A Framework for Monitoring Performance-Based Road Maintenance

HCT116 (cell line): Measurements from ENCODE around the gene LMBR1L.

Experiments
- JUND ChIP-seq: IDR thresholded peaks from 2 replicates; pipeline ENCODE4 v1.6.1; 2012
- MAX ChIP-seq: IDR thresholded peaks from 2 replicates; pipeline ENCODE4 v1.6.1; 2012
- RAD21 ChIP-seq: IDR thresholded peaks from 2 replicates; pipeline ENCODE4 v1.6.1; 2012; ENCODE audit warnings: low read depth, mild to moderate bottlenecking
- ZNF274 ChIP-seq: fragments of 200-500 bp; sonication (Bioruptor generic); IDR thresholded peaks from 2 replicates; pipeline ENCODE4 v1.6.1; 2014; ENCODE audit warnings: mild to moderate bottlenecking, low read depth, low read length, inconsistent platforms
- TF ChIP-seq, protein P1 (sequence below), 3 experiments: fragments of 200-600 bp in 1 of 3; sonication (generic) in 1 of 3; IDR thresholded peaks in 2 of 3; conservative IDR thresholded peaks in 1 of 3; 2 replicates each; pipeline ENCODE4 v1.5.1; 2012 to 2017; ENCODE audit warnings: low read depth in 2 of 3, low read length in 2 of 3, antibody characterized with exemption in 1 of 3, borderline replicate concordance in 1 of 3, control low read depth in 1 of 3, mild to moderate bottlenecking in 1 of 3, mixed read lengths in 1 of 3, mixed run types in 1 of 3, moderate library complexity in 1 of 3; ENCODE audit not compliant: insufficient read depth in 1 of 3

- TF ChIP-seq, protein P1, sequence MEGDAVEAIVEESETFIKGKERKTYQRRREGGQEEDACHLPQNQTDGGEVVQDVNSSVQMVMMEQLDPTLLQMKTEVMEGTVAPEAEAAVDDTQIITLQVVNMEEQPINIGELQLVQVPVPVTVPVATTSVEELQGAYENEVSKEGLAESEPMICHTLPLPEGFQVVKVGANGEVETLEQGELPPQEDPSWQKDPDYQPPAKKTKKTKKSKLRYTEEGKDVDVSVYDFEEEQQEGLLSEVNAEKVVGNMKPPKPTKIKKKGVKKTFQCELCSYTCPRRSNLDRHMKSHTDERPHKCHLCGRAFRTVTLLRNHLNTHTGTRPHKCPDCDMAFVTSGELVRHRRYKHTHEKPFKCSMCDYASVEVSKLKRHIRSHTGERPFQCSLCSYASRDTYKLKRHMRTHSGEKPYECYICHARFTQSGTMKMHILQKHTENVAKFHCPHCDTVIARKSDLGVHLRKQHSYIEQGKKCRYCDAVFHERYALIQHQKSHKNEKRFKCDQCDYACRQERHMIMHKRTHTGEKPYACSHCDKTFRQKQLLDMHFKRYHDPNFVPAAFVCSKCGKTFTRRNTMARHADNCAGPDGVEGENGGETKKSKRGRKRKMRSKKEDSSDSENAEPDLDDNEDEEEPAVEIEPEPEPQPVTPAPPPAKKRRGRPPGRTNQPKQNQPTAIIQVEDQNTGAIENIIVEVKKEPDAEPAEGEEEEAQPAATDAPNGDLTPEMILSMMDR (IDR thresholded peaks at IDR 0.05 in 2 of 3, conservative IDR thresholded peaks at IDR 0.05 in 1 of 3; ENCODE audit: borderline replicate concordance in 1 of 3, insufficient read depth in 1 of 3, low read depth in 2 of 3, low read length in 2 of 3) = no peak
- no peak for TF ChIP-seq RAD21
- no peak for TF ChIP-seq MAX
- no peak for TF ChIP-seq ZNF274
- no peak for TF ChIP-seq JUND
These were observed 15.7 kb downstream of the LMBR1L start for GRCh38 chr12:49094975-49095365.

In the late 1980s and early 1990s few transportation agencies around the world considered performance-based specifications as an alternative to improve the efficiency of the services provided to the public. These initiatives are better known as Performance-Based Road Maintenance (PBRM). PBRM calls for performance-based work, in which a desired outcome is specified rather than a material or method. This type of specification promises to be an excellent tool to improve government efficiency in maintaining transportation networks; however, without proper monitoring, it could likely yield adverse outcomes. Since PBRM is relatively new, the availability of reliable and comprehensive sets of guidelines to evaluate the effectiveness and efficiency of this type of specifications in the roadway maintenance arena is limited. Transportation agencies currently rely on criteria and procedures they have had developed from their traditional methods used to evaluate performance. Unfortunately, some of these procedures cannot appropriately assess the benefits, if any, accrued by the government as a result of implementing performance-based specifications for the maintenance of the roadway system. This research presents the development of a framework for monitoring PBRM more comprehensively and accurately. The framework considers the assessment of five main areas -- Level of Service Effectiveness, Cost-Efficiency, Timeliness of Response, Safety Procedures, and Quality of Services -- in order to guarantee the comprehensiveness and reliability of the evaluation process. The major contribution of this framework is to provide transportation agencies with guidelines for evaluating the effectiveness and efficiency of PBRM as an alternative delivery method to maintain and preserve the roadway system.